• Paul

      well, he very funny indeed, but you need a brain to grasp the jokes .. and anyway, he makes a lot more money than you do .. stop arguiing against success, just because is not yours

      December 30, 2011 at 12:15 am |
  15. Ali Baba

    I like how Dodd already has written a book on this guy AND deemed him "football's most polarizing player". Um, I don't know...I'd say Vick was, or maybe Deon back in his day...Randy Moss...basically anyone who has played well for more than a couple years but had an objectionable persona or life outside sports (and this is the NFL) could line up ahead of this guy. People don't like Tebow because – like a young Vick – the media fell in love with him and overexposed him before he had a chance to develop. But you smooth that out by winning...time will tell. For right now, he's an average NFL QB who can run well. The Christianity thing is a red herring for bored journalists and true believers looking for another excuse to be offended.

    December 30, 2011 at 12:12 am |
    • August Washington

      I don't like Tim Tebow because he doesn't have enough talent to play QB in the NFL, but because he is a white christian he is so well loved. I live in the Denver market and watch his performance. I can't help but wonder how many over thrown balls he has to throw before getting benched. It's sad really, but so funny it's worth watching every Sunday. America has a new Elvis, whoops, I meant Jesus, but sadly it could be Eminem, or Rocky Marciano, it's all just the same.

      December 30, 2011 at 12:22 am |
  16. no fan of religion, either

    The fearful nitwit has said in his heart, "There is a God."

    December 30, 2011 at 12:11 am |
  17. mofo

    The dude is simply proud of being a Christian and is not ashamed to celebrate his religion. It's funny how people are so offended by it even though it has ZERO affect on their life. They'd rather criticize than simply ignoring.

    December 30, 2011 at 12:10 am |
  18. kingnpriest

    Proverbs 1:28-32 "Then they will call on me, but I will not answer; They will seek me diligently, but they will not find me. Because they hated knowledge And did not choose the fear of the Lord. They would have none of my counsel And despised my every rebuke. Therefore they shall eat the fruit of their own way, And be filled to the full with their own fancies. For the turning away of the simple will slay them. And the complacency of fools will destroy them;"

    December 30, 2011 at 12:10 am |
    • It's a book

      Just another line in a random book. Nothing special about the bible other than a collection of fictional stories.

      December 30, 2011 at 12:28 am |
  19. Mort Sahl

    Maher should use a filter sometimes.

    December 30, 2011 at 12:10 am |
  20. Kamote

    I admire Tebow's virtues but he needs to understand that Jesus has nothing to do with him winning or losing a game, Maher is trying to point that out in a comedic way but the way he said it is just insulting to all christians.

    December 30, 2011 at 12:09 am |
    • Richard

      It should be noted that Tim Tebow does not think that his God is making him win. He merely thanks his God for blessing him with the talents to be able to play at that level. Of course this author didn't realize that the Broncos were getting crushed by the Bills, as mentioned in Maher's tweet.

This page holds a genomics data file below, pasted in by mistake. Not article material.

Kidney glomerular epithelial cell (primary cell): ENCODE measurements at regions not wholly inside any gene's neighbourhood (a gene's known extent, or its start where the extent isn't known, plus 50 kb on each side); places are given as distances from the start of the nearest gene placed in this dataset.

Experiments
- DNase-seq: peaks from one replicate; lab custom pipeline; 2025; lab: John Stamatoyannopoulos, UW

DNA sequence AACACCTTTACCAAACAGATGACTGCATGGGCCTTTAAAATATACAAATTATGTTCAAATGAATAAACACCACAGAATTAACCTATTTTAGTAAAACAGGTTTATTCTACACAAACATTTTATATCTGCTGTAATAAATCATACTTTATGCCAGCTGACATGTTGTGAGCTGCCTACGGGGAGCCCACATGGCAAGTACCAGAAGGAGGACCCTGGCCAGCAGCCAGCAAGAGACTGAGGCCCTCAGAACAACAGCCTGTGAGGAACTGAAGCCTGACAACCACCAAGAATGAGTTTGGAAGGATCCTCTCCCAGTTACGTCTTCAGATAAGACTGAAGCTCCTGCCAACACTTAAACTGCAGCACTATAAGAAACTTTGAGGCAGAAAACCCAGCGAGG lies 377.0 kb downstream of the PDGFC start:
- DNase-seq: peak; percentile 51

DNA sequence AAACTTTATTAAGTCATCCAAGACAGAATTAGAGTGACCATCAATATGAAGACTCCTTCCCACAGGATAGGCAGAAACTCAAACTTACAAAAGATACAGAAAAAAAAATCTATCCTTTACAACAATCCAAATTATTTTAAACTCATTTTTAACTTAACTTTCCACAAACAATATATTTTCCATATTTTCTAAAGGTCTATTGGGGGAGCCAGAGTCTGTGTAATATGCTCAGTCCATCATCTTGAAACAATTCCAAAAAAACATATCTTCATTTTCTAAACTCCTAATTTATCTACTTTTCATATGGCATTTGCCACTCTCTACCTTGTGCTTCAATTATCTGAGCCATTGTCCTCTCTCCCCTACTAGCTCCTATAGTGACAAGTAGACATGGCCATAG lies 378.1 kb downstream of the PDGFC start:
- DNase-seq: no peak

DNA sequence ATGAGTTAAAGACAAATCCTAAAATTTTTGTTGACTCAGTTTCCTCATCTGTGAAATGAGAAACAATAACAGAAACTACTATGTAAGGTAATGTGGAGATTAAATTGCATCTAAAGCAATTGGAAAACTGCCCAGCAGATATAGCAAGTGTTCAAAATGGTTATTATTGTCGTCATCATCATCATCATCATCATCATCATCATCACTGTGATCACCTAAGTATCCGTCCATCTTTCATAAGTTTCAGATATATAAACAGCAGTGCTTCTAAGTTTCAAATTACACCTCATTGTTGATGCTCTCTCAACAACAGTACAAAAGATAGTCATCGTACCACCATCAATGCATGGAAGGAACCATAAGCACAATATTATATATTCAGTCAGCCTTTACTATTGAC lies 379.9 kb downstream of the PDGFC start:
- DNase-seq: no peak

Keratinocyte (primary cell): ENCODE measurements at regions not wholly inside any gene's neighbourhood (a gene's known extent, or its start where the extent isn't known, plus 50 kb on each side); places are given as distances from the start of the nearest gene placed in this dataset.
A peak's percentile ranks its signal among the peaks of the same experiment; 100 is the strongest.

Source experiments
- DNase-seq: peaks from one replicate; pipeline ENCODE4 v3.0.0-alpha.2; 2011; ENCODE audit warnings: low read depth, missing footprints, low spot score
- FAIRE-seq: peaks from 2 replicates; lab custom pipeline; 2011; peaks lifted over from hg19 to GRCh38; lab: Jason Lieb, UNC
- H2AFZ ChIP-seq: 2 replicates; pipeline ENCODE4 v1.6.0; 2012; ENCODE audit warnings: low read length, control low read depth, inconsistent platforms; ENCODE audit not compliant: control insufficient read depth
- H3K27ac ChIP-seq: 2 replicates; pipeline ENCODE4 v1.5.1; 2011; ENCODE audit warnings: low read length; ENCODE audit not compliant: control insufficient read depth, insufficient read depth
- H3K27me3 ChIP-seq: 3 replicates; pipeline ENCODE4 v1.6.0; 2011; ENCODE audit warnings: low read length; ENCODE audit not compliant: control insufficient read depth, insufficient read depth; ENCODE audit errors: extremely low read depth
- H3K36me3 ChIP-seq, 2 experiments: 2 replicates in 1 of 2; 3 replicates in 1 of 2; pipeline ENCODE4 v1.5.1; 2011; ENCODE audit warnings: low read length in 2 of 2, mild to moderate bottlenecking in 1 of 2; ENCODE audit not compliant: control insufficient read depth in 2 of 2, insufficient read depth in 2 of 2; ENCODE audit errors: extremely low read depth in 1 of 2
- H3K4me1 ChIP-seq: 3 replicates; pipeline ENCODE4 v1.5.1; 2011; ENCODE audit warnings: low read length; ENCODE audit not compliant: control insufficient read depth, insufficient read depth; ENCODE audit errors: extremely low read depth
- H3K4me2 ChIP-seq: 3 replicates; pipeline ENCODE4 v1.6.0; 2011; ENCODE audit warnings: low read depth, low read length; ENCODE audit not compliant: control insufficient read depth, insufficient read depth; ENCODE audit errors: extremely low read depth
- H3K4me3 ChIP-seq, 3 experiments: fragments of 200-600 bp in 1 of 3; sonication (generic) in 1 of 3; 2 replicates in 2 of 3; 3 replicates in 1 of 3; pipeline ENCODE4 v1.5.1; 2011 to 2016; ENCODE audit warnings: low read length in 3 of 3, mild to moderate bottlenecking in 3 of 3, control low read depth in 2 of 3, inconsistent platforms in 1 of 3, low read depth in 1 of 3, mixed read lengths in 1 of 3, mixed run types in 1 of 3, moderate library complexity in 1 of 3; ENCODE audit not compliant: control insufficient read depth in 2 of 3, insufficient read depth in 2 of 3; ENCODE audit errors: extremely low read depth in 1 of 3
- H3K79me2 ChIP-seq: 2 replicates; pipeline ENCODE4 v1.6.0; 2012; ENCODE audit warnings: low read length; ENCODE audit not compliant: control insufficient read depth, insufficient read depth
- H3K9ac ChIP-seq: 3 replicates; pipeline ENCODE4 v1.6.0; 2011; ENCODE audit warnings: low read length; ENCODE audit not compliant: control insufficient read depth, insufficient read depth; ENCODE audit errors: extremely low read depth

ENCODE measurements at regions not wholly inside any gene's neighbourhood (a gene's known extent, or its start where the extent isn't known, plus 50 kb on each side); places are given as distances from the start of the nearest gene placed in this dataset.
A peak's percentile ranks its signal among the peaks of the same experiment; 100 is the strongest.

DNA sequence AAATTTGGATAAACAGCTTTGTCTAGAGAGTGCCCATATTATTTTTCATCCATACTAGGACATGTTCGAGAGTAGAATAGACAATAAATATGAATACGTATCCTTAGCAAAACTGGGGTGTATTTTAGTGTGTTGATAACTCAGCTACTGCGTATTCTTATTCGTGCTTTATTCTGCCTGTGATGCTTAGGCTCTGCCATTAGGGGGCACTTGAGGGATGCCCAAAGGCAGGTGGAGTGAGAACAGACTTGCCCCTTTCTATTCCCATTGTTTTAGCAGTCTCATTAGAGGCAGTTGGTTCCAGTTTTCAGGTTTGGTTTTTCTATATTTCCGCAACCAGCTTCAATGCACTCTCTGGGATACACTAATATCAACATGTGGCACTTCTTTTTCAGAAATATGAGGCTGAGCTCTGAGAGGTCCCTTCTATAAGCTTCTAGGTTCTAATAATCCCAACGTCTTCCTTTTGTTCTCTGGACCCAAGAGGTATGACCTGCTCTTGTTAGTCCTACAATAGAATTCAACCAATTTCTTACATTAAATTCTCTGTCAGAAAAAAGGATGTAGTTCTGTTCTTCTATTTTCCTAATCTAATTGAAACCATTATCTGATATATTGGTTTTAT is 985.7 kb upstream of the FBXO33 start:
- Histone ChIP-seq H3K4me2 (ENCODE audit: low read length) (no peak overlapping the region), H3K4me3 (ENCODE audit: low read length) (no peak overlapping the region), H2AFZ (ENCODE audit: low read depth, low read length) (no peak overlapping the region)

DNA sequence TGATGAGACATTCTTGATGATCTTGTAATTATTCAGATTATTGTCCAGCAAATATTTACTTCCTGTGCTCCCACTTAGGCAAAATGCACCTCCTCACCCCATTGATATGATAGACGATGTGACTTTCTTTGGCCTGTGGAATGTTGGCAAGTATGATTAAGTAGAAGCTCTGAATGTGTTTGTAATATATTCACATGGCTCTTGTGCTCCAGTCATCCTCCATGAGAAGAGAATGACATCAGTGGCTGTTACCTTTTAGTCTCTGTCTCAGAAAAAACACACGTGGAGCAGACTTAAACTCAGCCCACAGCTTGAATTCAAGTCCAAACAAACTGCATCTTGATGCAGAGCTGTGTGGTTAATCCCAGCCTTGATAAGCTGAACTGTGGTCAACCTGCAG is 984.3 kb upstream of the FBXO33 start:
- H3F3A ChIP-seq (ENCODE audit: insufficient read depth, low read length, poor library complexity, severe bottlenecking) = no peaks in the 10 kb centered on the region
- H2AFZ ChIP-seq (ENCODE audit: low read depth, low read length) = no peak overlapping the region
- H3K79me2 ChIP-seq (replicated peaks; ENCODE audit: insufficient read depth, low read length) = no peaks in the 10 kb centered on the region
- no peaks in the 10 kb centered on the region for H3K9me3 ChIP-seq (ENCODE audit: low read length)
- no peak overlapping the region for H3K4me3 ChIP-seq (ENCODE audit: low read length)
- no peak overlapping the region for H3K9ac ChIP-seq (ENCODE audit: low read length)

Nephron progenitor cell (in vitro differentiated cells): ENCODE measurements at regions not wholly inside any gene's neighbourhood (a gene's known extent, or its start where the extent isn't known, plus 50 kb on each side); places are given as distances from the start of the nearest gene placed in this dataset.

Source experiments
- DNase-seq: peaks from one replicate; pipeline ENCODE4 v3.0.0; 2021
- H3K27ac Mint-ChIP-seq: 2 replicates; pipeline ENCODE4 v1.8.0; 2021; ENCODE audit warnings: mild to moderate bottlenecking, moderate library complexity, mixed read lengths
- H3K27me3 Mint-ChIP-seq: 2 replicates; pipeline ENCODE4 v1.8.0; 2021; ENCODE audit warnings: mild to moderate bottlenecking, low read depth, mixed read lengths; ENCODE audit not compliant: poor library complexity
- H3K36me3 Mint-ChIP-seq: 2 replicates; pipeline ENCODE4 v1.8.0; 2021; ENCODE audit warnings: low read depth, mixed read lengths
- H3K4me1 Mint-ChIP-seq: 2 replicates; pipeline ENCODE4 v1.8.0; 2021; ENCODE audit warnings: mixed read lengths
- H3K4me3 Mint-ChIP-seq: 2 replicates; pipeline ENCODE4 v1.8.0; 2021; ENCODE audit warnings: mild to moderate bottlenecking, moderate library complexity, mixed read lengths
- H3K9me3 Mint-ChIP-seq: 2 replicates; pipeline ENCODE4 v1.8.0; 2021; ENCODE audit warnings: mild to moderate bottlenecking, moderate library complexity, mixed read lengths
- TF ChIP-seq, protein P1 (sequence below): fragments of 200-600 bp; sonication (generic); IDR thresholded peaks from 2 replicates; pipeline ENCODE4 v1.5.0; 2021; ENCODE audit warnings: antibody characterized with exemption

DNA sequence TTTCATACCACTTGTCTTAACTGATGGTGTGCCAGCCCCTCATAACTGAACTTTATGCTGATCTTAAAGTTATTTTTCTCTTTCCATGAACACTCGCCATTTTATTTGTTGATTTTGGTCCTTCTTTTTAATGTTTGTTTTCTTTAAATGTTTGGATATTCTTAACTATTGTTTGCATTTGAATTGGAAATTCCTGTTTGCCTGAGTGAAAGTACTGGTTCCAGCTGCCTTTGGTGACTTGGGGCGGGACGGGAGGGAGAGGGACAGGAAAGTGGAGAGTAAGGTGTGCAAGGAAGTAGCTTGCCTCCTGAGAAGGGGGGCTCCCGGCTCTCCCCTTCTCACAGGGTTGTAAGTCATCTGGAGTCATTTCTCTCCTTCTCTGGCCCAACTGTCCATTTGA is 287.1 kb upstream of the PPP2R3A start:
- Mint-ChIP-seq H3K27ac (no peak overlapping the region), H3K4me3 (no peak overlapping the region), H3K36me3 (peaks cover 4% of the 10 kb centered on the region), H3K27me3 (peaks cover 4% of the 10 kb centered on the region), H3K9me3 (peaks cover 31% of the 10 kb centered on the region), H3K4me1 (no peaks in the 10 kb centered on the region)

December 30, 2011 at 12:15 am |
    • tallulah13

      But Richard, is it appropriate to praise god during games, when you teammates are the ones who help you succeed on the field? I would have greater respect for Tebow if he wasn't grandstanding during games.

      December 30, 2011 at 12:18 am |
    • pditty

      Tebow has acknowledged that very fact that Jesus is not determining the outcome of sporting events. Kamote, you need to seek the truth on a topic first before opining on it. 30 sec of google and a few min on youtube and you would see that is not what Tebow has ever said. Unfortunately you are getting your info exclusively from idiots like bill and CNN instead of going strait to the source..

      December 30, 2011 at 12:19 am |
    • Richard

      Tallulah, I would assume it would be appropriate to praise God at most any time, except during a play of course. I wouldn't know for sure, being an atheist, but I see nothing wrong with a person praying when they have a moment to pray. During his interviews, he always talks about how well the defense played and the other players on the offense. It's not as if he ignores the team aspect of the game. He probably supports and thanks his team during the game, but does this by, you know talking to the dude, and not by kneeling and praying to them.

      December 30, 2011 at 12:24 am |
    • tallulah13

      It's grandstanding, Richard. It is no different than a dance in the end zone. Why can't he pray silently? Is there a rule that he can't humbly thank his god instead of striking a pose when he knows the cameras are rolling?

      Would you be this tolerant if an islamic player gave thanks to allah in the same manner? Would you still admire his piety?

      December 30, 2011 at 1:19 am |
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About this blog

The CNN Belief Blog covers the faith angles of the day's biggest stories, from breaking news to politics to entertainment, fostering a global conversation about the role of religion and belief in readers' lives. It's edited by CNN's Daniel Burke with contributions from Eric Marrapodi and CNN's worldwide news gathering team.